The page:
The last two weeks I’ve been discussing the concept of an apologetic culture we need to nourish within our churches. Two weeks ago I discussed this from the standpoint of believers with doubts. Last time, I discussed one approach to apologetics, evidentialism, which I believe for most people is the most accessible “starting point for apologetics. What kind of cultural changes are we talking about?
I think its clear that not everyone is designed or called (however one might define that term) to become an apologetics expert, just as not everyone is equipped to pastor or to teach teenagers. Some people simply have abilities aimed for certain areas of the Christian life; some people are phenomenal children’s Sunday School teachers, the teach and the kids just “get it.” Others are great at carrying forward compassionate outreach, they naturally work through the pitfalls of helping those who are truly needy, without becoming enablers of self-destructive behavior. And yet, we are all called to be compassionate. Similarly, we are all called to answer those who ask of the hope that lies within us – every apologists favorite verse, 1 Peter 3:15. Just as our universal call to be compassionate does not mean that everyone is called to open a homeless shelter, so to our universal call to answer objections doesn’t mean everyone should immediately start debating internet atheists or seeking to become experts.
There are “levels” of expertise at apologetics. There are professionals; Dr. Tim McGrew, a professional epistemologist (a philosopher dealing with questions of how we can claim to know or be justified in believing something) refers to these men as the special forces. The best known examples today would be Ravi Zacharias of “Let My People Think” fame, or William Lane Craig. One of my own influences in starting this site was a column by J Warner Wallace discussing the need for “one dollar apologists.” The one dollar apologist is not a paid professional in apologetics, often they focus on one particular objection, or one particular approach to apologetics, sometimes as in my case, spreading out from that starting point. Most of us have blog sites as well. In some cases, we start moving into greater expertise, some such as I seeking more advanced training in these discussions.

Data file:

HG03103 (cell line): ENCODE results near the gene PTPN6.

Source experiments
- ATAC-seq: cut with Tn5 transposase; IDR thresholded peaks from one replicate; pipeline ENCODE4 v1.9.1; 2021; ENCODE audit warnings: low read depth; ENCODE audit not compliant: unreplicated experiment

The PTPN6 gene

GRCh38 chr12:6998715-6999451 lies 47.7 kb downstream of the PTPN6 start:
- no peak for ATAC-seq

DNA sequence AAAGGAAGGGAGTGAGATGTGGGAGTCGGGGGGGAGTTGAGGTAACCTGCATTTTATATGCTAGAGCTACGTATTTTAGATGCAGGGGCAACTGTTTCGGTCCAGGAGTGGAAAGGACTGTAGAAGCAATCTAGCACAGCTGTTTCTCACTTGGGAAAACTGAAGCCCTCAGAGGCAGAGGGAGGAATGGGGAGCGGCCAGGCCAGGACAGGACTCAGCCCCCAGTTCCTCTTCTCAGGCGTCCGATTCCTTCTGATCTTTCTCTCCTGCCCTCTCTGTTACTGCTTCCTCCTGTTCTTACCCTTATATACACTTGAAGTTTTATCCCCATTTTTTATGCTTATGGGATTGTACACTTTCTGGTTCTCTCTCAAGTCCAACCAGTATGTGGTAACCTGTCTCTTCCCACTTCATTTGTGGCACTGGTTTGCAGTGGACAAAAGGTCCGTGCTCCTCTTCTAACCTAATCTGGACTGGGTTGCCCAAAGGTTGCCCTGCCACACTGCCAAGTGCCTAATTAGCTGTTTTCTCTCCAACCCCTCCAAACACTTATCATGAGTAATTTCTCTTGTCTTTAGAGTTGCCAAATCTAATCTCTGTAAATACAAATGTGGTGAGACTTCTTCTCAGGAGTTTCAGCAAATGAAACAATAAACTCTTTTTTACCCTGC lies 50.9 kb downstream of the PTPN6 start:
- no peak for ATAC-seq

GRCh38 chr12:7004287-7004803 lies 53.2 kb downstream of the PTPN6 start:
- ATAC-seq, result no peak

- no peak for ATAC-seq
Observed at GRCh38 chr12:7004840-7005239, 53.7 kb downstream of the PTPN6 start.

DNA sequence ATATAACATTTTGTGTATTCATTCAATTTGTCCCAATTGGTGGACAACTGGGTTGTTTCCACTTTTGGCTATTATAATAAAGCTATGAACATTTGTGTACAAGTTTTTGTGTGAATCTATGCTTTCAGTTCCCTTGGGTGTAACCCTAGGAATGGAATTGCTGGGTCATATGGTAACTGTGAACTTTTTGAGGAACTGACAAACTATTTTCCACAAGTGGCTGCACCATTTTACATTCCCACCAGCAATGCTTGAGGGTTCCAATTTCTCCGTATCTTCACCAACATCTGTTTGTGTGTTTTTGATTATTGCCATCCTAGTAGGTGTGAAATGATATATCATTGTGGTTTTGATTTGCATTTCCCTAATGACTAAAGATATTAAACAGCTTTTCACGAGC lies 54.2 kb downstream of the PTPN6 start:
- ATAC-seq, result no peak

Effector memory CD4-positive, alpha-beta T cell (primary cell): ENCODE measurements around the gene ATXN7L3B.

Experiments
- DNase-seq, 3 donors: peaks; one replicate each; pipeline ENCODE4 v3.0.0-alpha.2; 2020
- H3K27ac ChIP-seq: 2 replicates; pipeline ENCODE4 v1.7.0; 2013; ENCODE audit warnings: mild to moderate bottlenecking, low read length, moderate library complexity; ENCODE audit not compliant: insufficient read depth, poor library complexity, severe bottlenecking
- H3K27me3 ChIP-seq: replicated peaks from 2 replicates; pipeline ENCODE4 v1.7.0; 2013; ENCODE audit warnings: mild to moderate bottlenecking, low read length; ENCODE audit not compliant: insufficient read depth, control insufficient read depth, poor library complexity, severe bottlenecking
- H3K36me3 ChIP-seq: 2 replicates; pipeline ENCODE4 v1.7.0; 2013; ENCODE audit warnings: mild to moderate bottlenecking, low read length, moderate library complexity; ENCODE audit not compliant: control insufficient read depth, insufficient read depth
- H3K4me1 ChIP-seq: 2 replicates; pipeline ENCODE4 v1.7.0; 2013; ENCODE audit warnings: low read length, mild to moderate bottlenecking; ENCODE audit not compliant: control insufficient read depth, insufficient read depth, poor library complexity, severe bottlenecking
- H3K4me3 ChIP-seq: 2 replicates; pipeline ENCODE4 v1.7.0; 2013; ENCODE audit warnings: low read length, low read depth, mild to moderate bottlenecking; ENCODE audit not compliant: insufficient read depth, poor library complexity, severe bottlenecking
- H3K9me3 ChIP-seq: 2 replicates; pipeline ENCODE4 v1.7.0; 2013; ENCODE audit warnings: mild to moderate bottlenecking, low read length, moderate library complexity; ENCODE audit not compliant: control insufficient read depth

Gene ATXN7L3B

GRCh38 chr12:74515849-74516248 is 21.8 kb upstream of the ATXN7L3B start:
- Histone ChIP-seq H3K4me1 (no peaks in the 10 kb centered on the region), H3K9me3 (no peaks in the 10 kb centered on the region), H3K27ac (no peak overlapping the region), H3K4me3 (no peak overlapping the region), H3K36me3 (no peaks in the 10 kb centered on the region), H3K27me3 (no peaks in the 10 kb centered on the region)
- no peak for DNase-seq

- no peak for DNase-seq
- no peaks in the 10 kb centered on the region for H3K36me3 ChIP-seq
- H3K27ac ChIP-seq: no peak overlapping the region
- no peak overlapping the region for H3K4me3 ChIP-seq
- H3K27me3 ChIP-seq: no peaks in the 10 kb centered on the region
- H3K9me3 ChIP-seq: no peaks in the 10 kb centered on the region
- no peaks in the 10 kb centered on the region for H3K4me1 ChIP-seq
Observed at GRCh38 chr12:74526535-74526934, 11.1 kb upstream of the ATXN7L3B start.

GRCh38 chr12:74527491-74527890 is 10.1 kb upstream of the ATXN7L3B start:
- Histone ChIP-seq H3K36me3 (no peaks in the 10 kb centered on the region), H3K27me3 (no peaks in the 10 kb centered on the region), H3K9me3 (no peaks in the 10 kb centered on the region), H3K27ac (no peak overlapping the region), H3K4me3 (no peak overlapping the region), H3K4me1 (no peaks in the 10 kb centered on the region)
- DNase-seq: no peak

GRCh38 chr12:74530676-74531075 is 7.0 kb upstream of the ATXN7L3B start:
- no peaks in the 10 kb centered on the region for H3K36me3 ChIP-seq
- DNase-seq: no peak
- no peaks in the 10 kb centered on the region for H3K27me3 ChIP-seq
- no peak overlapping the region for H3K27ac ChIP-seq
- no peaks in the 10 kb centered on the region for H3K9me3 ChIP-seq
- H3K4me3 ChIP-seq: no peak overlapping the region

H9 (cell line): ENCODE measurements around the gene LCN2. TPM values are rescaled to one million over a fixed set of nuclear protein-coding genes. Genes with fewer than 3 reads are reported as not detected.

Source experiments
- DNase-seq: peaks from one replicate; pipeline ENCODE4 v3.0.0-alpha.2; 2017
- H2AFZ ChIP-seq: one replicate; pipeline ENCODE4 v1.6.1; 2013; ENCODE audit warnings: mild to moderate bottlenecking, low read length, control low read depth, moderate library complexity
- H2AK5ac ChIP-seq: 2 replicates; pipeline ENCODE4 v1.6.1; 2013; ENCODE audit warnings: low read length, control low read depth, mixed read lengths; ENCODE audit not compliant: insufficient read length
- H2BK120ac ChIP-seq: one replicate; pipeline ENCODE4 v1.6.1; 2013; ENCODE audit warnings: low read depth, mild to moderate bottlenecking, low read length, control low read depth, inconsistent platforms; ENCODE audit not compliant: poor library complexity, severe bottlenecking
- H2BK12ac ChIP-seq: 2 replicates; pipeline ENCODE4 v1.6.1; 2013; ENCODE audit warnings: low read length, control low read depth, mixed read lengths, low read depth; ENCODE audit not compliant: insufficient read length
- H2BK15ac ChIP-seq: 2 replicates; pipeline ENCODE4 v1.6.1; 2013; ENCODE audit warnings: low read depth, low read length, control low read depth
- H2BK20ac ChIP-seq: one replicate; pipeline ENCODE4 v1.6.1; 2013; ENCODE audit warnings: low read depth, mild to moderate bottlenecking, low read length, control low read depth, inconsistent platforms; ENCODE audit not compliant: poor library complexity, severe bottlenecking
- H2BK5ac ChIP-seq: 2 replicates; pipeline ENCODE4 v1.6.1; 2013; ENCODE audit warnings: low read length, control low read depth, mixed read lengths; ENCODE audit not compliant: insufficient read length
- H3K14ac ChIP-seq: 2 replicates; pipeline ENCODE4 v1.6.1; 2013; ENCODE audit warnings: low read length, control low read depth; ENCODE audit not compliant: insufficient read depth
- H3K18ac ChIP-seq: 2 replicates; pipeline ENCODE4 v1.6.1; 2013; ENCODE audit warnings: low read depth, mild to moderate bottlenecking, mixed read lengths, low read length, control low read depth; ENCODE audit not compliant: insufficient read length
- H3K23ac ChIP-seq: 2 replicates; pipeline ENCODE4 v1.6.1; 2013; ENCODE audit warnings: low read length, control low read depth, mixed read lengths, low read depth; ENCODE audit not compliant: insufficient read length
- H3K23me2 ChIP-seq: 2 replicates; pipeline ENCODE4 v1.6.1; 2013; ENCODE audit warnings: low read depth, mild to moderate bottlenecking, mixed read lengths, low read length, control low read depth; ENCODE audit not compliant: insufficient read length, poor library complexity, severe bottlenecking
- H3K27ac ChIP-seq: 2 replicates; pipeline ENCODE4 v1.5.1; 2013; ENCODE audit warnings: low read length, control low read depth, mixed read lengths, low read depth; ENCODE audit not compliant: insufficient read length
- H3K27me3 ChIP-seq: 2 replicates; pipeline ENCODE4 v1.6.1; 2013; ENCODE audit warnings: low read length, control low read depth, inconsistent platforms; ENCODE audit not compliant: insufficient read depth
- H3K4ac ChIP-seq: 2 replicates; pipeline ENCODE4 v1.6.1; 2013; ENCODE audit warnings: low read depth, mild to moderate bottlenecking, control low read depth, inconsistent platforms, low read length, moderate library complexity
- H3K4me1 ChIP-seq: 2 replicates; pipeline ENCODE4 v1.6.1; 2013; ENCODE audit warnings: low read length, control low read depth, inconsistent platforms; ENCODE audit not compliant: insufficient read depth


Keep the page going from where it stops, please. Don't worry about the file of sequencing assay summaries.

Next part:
I think, though, these are those gifted in apologetics, given the tools to naturally think through and work through objections. Then there are what I call the “Nickel apologists.” The Nickel apologist makes no pretenses to being an expert, they won’t be debating internet atheists (and avoiding the frustrations incurred). They are not familiar with every nuance of apologetic arguments, but they’ve read a few of the basic books, on the subject, such as those I recommended last time, or Frank Turek’s I don’t have enough faith to be an Atheist. They can answer the easy questions when they are asked on the one hand, and they know where to look for the answers they don’t know – they have mastered the art of saying, “I don’t know, but if you will give me a day or too I can find out.” They are the Sunday School teachers who takes time to read a few apologetics related websites or blogs that they consider credible in order to be able to help others.
A culture of apologetics also means perhaps having a church apologetics conference, or a basic discussion of apologetics in Sunday School Training, or in Evangelistic training. It means making apologetics a part, though not the entirety of a churches life and ministry. Dare I say it, it means improving the quality of our tracts to suggest why someone would accept Christianity. In short, it views apologetics in terms of an aspect of Christian ministry, viewing it in terms of a part of the sanctification process—part of “renewing the mind” for the restoration of the image of God in us. It is a change in the way we view apologetics as not a task just for experts, but as a task for the church as a whole.